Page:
1st African-American Senator Confirmed

Today in History, February 25, 1870:

On a strict party line vote (we’ve heard that a lot lately) of 48 Republicans for and 8 Democrats against, Methodist minister Hiram Rhodes of Mississippi is confirmed as the first African-American US Senator, the first African-American member of Congress.

Rhodes had been a minister, had helped raise the first two black regiments to fight in the Civil War, had been a veteran of the Battle of Vicksburg in Mississippi.

Ironically he had served in Lincolnton, North Carolina as a barber with his brother, and served in a seminary in UNION county, Indiana.

Democrats had attempted to use the 1857 Dredd Scott decision, A ridiculous Supreme Court decision that decided black people were not citizens, as a basis for preventing Rhodes from attaining the Senate seat.

“Over There” – Enrico Caruso

https://youtu.be/VDmIRWh83aE

Today in History, February 25, 1873:

Enrico Caruso, considered to be the greatest tenor to ever live, is born in Naples, Italy. Caruso would perform in opera houses all over the world before finally coming to America in 1903; soon after he would make the Metropolitan Opera House in New York his home base.

Soon he was recording records for the Victor Talking Machine Company, later RCA Victor. Caruso would be the first person to sell over a million records, demonstrating his wide-spread popularity.

When “The Great War” came, he showed his patriotism to his adopted country by singing a rousing song that inspired many to enlist and told the Hun that Americans were coming “Over There, and we wouldn’t come back til it was over….over there.”

Caruso Came “Over Here” to Sing “Over There”. America

Today in History, February 25: 1873 – Enrico Caruso, considered to be the greatest tenor to ever live, is born in Naples, Italy. Caruso would perform in opera houses all over the world before finally coming to America in 1903; soon after he would make the Metropolitan Opera House in New York his home base. Soon he was recording records for the Victor Talking Machine Company, later RCA Victor. Caruso would be the first person to sell over a million records, demonstrating his wide-spread popularity. When “The Great War” came, he showed his patriotism to his adopted country by singing a rousing song that inspired many to enlist and told the Hun that Americans were coming “Over There, and we wouldn’t come back til it was over….over there.”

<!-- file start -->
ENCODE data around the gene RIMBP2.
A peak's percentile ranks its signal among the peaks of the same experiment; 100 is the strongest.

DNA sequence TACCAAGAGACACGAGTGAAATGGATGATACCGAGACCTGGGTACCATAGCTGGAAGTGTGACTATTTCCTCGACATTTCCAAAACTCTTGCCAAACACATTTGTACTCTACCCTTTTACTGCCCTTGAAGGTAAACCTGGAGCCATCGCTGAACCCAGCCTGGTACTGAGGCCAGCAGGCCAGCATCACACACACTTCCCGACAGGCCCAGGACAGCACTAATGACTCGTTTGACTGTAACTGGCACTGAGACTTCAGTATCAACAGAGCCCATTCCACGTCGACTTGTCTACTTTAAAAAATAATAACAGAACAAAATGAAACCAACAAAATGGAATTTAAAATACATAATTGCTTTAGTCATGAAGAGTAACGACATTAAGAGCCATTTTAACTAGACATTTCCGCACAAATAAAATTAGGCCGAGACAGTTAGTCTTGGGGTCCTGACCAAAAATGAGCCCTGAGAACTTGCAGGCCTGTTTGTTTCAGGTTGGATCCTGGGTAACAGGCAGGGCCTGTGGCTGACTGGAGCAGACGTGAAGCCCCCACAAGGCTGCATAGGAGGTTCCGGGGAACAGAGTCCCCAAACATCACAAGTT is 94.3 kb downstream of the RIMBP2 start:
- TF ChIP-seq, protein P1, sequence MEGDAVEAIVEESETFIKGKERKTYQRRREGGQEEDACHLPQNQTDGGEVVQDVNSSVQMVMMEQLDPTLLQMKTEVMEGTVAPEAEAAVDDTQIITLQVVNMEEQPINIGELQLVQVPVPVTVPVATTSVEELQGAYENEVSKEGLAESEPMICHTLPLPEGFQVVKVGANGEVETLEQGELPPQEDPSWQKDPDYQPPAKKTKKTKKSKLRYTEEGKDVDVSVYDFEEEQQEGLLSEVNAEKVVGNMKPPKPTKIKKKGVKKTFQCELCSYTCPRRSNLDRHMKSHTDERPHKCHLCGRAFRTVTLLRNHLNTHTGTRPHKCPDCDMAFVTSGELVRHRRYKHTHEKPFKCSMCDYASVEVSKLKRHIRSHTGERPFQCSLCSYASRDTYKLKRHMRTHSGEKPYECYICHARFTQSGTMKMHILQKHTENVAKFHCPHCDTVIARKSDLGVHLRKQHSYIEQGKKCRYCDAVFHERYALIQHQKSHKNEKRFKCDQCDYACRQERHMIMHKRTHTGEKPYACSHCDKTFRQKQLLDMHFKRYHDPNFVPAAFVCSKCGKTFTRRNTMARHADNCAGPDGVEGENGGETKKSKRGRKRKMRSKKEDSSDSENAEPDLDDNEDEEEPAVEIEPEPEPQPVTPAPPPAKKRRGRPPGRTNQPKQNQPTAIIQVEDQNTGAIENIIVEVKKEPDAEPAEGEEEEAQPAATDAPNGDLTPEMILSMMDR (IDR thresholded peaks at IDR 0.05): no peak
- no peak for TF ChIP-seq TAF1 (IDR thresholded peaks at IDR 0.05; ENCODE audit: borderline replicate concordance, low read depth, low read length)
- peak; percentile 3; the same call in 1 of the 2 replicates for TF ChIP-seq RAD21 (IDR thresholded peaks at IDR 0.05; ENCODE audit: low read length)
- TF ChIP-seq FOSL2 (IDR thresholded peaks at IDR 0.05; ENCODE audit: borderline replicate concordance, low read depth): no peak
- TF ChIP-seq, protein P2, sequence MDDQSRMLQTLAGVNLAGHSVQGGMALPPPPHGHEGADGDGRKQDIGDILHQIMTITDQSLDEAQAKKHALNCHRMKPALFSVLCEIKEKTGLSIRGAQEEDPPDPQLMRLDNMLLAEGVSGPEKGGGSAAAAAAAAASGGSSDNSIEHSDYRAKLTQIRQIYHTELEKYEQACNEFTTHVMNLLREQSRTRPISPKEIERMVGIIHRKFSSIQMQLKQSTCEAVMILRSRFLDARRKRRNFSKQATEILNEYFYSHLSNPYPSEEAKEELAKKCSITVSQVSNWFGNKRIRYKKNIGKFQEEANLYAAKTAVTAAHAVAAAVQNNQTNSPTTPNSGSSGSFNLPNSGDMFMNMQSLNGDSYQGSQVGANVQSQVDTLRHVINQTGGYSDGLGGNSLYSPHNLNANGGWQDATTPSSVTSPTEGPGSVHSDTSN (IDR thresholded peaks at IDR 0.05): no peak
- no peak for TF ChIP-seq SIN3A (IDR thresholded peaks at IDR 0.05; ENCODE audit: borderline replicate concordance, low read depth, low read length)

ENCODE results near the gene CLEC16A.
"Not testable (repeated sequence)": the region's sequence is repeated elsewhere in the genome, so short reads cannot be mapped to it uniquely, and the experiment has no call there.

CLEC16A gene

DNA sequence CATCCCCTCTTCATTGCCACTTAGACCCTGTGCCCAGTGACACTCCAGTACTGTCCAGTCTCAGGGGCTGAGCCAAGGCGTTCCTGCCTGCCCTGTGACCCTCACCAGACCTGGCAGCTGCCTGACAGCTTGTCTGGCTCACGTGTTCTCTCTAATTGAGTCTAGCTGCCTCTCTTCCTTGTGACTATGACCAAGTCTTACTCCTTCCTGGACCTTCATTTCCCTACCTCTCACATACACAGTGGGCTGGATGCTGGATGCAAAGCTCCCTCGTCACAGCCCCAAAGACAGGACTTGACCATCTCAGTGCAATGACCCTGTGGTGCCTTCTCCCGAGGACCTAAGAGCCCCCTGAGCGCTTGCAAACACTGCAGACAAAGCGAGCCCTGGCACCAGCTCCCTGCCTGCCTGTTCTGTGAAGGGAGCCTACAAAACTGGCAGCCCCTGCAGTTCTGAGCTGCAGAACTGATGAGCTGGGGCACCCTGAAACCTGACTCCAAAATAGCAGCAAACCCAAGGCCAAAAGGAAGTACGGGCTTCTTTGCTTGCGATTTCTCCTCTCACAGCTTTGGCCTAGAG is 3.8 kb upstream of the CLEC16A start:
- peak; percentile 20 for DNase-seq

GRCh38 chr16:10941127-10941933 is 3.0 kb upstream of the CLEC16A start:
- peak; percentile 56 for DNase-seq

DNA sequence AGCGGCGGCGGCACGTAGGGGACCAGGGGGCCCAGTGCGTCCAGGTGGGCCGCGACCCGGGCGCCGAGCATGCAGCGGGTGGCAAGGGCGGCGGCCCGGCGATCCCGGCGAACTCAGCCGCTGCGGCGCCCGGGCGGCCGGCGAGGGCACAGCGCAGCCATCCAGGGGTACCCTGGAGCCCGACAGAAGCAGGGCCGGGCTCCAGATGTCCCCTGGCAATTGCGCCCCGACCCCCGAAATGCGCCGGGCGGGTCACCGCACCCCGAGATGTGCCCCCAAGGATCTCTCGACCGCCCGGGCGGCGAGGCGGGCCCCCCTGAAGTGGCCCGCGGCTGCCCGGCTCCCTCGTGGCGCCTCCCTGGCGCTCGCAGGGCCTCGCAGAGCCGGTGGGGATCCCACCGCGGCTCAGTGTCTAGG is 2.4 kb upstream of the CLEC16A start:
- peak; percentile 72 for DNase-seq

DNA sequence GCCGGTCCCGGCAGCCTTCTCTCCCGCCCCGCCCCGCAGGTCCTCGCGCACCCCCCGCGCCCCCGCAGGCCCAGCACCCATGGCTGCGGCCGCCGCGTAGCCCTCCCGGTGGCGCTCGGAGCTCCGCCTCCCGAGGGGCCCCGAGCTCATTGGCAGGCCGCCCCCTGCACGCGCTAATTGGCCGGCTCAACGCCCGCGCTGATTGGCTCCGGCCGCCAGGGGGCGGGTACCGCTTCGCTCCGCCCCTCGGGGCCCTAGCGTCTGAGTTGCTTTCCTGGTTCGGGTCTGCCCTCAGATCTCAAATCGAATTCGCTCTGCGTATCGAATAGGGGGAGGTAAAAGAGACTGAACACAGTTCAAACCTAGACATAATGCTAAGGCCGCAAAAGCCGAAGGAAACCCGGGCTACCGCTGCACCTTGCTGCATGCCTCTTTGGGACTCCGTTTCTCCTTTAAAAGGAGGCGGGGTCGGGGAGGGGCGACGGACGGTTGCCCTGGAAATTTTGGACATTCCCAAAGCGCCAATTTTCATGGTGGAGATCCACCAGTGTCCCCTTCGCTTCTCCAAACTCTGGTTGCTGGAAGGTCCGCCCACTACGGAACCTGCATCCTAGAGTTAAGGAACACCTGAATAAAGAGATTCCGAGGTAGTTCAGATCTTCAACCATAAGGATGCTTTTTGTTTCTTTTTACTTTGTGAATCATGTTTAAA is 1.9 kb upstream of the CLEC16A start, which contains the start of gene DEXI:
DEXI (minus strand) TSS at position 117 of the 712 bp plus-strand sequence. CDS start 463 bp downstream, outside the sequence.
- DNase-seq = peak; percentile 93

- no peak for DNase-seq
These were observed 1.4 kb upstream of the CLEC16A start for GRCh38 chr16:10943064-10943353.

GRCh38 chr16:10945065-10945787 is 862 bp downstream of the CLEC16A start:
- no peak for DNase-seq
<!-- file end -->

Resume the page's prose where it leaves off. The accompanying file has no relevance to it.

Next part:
A First in History

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Today in History, February 25: 1870 – On a strict party line vote (we’ve heard that a lot lately) of 48 Republicans for and 8 Democrats against, Methodist minister Hiram Rhodes of Mississippi is confirmed as the first African-American US Senator, the first African-American member of Congress. Rhodes had been a minister, had helped raise the first two black regiments to fight in the Civil War, had been a veteran of the Battle of Vicksburg in Mississippi. Ironically he had served in Lincolnton, North Carolina as a barber with his brother, and served in a seminary in UNION county, Indiana. Democrats had attempted to use the 1857 Dredd Scott decision, A ridiculous Supreme Court decision that decided black people were not citizens, as a basis for preventing Rhodes from attaining the Senate seat.